Sermons For The Middle Third Of The Pentecost Season
A man was riding on a train. He was pacing back and forth and one of his kids was yelling, "Papa, Papa, I want a glass of water. I want a glass of water." The harried man just kept walking back and forth, and the kid kept yelling. Finally, the man smacked the kid on the seat and told her to shut up. A nice old lady across the aisle stopped him and said, "Mister, I'm going to call the conductor and make trouble for you!" The guy said, "Lady, you're gonna make trouble for me? That kid there is my Becky; she just ripped a hole in her new dress. My Rosie over there is crying for a glass of water.
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The mirror on the wall gets a lot of looks. We are continually checking to see that our hair is right, that our teeth are clean, that our clothes are put together and put on in the most attractive way. We check the mirror in the bathroom, the mirror in the bedroom, the mirror in the car, perhaps a mirror in the bathroom at school or work, and we may even employ our phone as a mirror from time to time.
“Man looks at the outward appearance,” indeed (1 Samuel 16:7 NASB).
Mark Ellingsen Ron Love Bonnie Bates Frank Ramirez Bill Thomas
Exodus 17:1-7 Americans want to make it on their own. As recently as in 2011 in a poll conducted by Pew Research Center it was indicated that 62% of Americans (as compared to less than 50% of western Europeans) believe that success in life is determined by factors we control. In fact, as this lesson makes clear, we are dependent on God for the good things we have. If we only depend on ourselves, we are asking for trouble and misery. Famed Puritan of the Colonial era, the great revivalist, Jonathan Edwards had it right:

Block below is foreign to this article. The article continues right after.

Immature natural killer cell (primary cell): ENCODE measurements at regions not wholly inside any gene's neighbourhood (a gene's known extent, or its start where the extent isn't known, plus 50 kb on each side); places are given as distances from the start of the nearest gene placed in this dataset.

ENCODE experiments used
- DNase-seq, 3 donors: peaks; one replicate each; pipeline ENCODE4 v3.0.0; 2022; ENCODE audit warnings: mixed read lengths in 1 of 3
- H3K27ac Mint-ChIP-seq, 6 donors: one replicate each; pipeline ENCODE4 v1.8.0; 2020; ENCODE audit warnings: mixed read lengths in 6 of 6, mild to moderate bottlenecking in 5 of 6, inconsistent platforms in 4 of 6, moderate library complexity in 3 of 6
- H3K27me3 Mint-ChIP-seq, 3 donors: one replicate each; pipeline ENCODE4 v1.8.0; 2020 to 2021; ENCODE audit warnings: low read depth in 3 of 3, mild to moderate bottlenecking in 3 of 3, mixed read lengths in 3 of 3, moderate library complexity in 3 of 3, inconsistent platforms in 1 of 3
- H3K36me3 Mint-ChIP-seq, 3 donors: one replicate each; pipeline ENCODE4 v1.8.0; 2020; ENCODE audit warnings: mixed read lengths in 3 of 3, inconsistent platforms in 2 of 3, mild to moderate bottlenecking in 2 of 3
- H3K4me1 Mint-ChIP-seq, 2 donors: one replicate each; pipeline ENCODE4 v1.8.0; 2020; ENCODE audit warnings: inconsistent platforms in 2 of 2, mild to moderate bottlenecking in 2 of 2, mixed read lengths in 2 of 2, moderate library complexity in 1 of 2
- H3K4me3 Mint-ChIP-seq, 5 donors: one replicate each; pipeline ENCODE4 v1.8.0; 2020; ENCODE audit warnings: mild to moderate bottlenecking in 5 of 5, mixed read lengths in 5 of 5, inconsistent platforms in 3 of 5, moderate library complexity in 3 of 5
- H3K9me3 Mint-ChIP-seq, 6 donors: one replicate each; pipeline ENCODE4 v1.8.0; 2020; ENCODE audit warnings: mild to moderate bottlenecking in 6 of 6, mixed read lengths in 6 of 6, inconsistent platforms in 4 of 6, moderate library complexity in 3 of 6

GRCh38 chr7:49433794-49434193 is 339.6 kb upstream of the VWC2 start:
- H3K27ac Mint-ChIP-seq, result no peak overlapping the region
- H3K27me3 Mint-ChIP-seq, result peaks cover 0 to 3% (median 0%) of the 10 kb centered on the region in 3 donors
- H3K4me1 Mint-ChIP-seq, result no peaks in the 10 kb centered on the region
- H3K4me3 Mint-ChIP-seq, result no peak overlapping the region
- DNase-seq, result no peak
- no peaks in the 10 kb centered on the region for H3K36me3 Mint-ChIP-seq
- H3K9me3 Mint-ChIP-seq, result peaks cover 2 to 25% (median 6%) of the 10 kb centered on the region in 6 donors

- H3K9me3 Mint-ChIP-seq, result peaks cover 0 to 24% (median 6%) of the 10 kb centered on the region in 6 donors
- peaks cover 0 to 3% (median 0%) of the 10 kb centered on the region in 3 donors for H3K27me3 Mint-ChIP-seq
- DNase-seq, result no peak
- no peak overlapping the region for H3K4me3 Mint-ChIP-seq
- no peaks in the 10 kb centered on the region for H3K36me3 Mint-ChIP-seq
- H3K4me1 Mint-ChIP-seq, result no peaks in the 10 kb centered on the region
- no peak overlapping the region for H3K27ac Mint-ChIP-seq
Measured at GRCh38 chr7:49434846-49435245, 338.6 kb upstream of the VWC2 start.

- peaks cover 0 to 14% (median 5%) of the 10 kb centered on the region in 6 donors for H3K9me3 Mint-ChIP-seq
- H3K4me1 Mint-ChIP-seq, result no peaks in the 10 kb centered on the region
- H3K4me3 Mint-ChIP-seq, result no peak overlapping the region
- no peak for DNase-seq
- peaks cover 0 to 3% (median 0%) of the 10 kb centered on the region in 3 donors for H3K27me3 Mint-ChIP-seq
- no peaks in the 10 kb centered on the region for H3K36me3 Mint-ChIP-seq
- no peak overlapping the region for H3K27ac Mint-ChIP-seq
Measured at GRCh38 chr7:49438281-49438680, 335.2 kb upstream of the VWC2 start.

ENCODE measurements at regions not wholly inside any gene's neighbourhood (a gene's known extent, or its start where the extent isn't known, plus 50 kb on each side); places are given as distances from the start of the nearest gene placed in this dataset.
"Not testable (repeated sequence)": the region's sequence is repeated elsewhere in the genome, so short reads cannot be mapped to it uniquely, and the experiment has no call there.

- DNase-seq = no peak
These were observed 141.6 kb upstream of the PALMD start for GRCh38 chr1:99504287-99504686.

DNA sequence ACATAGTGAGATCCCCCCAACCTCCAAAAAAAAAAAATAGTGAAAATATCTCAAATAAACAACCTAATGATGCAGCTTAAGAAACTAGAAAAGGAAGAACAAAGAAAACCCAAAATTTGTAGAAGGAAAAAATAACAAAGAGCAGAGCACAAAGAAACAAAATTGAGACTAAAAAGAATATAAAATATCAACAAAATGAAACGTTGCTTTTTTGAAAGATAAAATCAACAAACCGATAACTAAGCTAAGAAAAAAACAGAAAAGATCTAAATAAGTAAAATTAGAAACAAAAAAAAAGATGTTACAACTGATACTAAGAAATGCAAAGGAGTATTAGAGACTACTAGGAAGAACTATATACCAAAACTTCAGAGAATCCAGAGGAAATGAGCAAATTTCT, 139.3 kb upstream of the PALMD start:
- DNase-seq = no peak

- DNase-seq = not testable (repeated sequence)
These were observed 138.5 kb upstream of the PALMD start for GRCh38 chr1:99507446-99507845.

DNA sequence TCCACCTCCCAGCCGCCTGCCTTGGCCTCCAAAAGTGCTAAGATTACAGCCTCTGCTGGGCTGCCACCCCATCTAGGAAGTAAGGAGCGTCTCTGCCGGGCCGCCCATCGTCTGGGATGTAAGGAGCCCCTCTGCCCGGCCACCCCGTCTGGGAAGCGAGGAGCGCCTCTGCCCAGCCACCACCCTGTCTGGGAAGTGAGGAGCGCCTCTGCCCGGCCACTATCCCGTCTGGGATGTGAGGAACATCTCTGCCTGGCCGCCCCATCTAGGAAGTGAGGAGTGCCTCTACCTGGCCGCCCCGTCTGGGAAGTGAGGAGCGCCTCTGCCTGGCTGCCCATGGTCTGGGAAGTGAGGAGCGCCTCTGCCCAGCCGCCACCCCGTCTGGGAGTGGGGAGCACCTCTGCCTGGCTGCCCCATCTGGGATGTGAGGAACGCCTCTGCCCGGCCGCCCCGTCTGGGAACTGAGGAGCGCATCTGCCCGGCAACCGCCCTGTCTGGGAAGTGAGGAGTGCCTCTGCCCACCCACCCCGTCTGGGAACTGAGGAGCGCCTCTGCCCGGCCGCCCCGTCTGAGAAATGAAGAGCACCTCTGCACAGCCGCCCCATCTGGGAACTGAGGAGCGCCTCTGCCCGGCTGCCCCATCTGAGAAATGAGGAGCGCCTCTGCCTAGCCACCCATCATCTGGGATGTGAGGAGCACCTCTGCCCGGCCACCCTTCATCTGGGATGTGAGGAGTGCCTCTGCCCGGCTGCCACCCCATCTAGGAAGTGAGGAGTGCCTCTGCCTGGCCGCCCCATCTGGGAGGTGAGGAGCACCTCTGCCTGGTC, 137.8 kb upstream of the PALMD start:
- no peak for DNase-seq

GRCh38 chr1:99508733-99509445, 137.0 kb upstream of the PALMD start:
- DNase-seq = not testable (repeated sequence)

“Which of the two did what his father wanted?” (v. 31)
Note: The instructions will explain who you are to be speaking too. Most of all, have fun with this!
Let’s have some fun this time and do some acting. And I think it is really going to take some good acting because I know that none of you ever behave like one of the children in this story behaves. This is a story Jesus told about a man and his two sons, so let’s begin by finding our actors for those roles. Don’t worry, I’ll help you know what to say and do.
Double Trouble was the smallest of the litter of puppies. He was also the most mischievous. When the old lady saw him, she couldn't resist the way his ears flopped over his face or the way his tail wagged incessantly.
When he entered the temple, the chief priests and the elders of the people came to him as he was teaching and said, "By what authority are you doing these things, and who gave you this authority?" 24Jesus said to them, "I will also ask you one question; if you tell me the answer, then I will also tell you by what authority I do these things.